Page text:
Nonetheless, even assuming that the ambiguous discussion by the Tenth Circuit in Estes can be interpreted, on its face, as supporting our Plaintiffs' position that a state defendant's removal to federal court constitutes a waiver of the state's general sovereign immunity, the Tenth Circuit has recently disavowed that reading of Estes. In Trant v. Oklahoma, 754 F.3d 1158 (10th Cir.2014), the Tenth Circuit cited with approval Circuit decisions discussed above that analyzed state sovereign immunity as consisting of both immunity from suit in a federal forum, which is waived by voluntary removal to federal court, and immunity from liability in both state and federal fora, which is not so waived. Id. at 1172–73. Trant ruled that “a state may waive its immunity from suit in a federal forum [under the Eleventh Amendment] while retaining its immunity from liability [pursuant to the state's general sovereign immunity].” Id. at 1173. The Trant court further explained that its view was not inconsistent with Estes. Id. (“In Estes, we concluded that Wyoming's removal of a federal law claim acted as an unequivocal waiver of immunity from suit in federal court.” (emphasis added)). Thus, even if we read the Estes opinion as supportive of Plaintiffs' position, the Tenth Circuit revoked that support by its own interpretation of its Estes holding in Trant.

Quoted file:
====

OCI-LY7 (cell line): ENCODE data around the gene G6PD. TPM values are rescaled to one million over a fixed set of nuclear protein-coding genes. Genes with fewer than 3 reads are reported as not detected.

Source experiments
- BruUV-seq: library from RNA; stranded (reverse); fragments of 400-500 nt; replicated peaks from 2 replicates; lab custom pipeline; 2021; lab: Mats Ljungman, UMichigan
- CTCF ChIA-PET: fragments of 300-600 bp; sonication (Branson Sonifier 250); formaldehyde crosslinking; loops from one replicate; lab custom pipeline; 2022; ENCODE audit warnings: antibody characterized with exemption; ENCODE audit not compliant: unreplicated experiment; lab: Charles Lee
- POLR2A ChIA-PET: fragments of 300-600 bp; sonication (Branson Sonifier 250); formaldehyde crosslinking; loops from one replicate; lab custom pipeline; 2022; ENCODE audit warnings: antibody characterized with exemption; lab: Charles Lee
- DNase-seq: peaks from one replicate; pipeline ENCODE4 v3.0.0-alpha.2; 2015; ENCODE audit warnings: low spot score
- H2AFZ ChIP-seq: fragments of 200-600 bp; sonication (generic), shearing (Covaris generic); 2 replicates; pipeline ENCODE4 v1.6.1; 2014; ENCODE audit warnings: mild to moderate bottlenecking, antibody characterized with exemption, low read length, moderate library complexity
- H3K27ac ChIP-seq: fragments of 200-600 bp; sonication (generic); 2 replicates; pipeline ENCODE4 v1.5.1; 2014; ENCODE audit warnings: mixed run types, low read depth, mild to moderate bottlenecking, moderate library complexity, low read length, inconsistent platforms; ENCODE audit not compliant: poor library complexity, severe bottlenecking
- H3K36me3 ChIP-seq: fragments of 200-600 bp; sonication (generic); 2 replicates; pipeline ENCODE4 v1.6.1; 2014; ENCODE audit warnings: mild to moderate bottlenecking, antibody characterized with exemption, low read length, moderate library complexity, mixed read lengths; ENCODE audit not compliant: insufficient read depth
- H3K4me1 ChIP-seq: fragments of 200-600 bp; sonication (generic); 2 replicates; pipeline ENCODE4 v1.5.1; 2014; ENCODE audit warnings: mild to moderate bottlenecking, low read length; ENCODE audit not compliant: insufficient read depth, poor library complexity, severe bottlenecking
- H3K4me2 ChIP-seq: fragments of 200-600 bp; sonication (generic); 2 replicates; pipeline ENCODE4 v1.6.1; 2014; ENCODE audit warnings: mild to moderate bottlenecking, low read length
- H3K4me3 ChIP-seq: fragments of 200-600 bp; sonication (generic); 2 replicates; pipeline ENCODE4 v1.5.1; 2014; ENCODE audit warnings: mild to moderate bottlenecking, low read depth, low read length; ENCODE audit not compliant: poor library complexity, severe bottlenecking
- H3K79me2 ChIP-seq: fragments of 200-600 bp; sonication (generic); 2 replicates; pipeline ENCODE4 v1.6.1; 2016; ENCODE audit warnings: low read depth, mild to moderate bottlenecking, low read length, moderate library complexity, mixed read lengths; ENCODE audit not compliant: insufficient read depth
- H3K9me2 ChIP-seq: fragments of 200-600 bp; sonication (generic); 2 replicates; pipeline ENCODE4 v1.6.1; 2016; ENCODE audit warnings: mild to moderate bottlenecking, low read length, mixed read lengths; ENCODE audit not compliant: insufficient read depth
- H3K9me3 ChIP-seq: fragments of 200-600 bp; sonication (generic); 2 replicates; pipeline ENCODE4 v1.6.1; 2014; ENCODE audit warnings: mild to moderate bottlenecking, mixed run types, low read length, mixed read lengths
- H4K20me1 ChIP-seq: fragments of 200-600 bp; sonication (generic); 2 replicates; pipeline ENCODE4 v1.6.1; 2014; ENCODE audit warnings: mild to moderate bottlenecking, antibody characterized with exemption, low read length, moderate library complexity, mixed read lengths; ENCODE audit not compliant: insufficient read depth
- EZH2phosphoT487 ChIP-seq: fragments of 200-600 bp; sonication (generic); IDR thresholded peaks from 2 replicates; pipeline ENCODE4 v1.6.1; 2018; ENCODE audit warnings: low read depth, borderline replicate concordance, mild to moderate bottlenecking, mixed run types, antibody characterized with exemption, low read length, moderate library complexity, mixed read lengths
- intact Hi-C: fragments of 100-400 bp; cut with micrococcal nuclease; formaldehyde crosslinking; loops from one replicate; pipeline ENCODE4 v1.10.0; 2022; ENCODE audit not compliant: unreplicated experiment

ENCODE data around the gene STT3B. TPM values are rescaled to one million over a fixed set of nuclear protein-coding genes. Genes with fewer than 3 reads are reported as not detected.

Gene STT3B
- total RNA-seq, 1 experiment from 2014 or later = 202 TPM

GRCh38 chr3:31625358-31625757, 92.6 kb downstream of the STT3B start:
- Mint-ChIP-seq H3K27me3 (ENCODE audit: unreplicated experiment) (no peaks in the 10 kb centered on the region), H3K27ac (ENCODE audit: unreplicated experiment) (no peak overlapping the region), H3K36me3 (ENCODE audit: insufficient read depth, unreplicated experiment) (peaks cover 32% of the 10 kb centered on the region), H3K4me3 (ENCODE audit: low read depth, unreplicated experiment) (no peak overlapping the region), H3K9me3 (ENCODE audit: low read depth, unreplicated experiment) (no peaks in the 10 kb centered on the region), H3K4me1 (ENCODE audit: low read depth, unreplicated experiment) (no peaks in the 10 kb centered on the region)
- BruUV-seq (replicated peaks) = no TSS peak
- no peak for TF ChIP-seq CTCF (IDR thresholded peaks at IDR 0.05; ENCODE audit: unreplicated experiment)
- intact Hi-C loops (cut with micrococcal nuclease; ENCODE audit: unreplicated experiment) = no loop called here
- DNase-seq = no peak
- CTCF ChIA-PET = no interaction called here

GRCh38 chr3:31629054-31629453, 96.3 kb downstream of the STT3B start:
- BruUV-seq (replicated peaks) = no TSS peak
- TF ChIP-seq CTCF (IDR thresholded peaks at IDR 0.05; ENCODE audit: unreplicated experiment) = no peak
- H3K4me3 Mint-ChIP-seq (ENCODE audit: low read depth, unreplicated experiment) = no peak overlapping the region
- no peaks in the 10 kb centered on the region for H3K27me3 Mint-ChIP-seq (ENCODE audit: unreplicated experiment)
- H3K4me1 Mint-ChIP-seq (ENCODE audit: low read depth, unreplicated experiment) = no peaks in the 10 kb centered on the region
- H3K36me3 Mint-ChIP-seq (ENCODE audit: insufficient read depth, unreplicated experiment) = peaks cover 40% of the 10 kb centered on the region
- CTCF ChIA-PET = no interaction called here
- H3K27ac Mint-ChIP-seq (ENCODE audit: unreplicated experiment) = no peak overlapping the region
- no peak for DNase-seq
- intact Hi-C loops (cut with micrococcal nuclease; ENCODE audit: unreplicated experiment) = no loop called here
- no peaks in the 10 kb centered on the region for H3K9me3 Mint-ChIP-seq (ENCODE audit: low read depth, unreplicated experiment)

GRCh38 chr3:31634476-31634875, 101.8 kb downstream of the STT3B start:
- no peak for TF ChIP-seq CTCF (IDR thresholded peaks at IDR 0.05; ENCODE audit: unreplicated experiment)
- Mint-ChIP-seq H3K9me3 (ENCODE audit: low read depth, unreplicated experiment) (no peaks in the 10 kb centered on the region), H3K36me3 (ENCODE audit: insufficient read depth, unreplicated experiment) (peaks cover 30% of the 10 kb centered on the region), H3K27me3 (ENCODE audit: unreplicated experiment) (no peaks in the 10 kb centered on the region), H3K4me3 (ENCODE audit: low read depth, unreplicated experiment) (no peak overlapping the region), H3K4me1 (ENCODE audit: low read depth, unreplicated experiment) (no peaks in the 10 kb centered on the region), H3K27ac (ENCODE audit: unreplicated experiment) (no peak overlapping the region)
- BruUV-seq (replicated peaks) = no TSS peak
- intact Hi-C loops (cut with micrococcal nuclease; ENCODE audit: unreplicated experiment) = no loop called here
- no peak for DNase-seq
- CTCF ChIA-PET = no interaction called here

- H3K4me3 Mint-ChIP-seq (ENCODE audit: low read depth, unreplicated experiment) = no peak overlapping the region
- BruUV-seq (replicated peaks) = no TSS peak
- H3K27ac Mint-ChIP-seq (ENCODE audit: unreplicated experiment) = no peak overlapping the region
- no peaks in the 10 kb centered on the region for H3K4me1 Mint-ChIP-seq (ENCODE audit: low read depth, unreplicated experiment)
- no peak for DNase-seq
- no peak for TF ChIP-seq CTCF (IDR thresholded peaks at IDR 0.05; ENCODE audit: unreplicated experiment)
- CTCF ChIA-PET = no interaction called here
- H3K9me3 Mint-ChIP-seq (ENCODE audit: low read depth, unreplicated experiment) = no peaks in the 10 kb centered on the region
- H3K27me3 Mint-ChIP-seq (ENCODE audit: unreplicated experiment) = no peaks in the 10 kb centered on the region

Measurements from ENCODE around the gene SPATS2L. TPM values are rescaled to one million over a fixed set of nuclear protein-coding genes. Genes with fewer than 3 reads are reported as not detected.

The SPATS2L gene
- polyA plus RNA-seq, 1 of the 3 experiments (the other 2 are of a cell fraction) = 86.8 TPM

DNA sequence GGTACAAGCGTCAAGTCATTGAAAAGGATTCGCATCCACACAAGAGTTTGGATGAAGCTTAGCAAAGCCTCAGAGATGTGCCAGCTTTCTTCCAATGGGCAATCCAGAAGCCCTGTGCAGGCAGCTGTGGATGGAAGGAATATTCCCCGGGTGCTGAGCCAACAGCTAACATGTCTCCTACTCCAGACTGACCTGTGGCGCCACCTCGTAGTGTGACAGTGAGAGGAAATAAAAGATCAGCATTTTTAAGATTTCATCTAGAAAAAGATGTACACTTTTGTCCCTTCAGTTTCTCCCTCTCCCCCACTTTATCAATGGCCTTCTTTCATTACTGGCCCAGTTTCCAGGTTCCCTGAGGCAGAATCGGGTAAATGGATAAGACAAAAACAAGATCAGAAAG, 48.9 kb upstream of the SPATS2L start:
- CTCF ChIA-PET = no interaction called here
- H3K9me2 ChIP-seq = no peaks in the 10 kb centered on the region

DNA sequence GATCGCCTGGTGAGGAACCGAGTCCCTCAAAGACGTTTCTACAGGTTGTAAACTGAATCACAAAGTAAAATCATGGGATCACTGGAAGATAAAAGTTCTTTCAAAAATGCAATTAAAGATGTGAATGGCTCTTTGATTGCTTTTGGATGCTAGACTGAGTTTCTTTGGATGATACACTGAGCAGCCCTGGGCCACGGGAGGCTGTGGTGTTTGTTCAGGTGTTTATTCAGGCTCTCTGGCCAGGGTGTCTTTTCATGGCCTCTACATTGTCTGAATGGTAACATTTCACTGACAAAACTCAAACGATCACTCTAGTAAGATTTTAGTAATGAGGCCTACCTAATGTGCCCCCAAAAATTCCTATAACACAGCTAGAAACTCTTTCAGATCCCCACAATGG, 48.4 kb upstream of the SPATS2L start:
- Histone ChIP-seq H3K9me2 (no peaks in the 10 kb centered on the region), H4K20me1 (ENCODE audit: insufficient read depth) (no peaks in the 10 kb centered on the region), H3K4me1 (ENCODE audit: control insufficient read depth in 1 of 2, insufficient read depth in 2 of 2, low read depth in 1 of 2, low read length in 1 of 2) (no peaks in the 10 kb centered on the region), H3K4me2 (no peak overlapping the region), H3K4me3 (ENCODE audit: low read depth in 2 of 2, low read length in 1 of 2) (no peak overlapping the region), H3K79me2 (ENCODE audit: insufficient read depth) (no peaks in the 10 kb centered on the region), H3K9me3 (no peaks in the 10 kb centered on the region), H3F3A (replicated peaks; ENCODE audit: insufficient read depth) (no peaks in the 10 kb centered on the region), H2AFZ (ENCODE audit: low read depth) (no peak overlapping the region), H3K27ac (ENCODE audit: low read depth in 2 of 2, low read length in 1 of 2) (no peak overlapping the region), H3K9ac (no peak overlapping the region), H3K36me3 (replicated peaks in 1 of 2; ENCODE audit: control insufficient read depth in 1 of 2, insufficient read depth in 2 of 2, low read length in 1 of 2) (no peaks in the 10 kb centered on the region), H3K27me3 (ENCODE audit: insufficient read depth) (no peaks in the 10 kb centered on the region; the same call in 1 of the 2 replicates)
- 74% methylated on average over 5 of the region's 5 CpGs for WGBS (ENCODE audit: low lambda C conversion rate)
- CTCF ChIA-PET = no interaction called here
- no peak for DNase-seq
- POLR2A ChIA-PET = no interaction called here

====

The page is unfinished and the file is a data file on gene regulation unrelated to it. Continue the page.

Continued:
In any event, it makes no difference what the Tenth Circuit meant in Estes. Even assuming that the Estes court meant that removal to federal court by a state defendant which has preserved its general sovereign immunity constitutes a waiver of that general sovereign immunity (as well as a waiver of the state's Eleventh Amendment immunity to federal jurisdiction), we would reject that view and instead accept what we consider the more persuasive reasoning of the several circuits that have concluded that, while a state defendant's removal waives the state's Eleventh Amendment immunity, it does not waive the state's general sovereign immunity. We reject Plaintiffs' argument because we find it contrary both to reason and to virtually unanimous circuit court authority.

We conclude that Vermont's removal of this case to federal court, while barring Defendants from objecting under the Eleventh Amendment to the federal court's power to impose judgment payable out of Vermont's treasury, did not constitute a waiver of Vermont's general sovereign immunity to private actions under the FLSA, which applies in both state and federal courts.

III. Waiver by Other Litigation Conduct

Plaintiffs' final argument is that Defendants' express renunciation in the early phases of this litigation of a defense invoking the state's sovereign immunity prejudiced the Plaintiffs and thus constituted a waiver, precluding Defendants from later changing their minds about asserting sovereign immunity.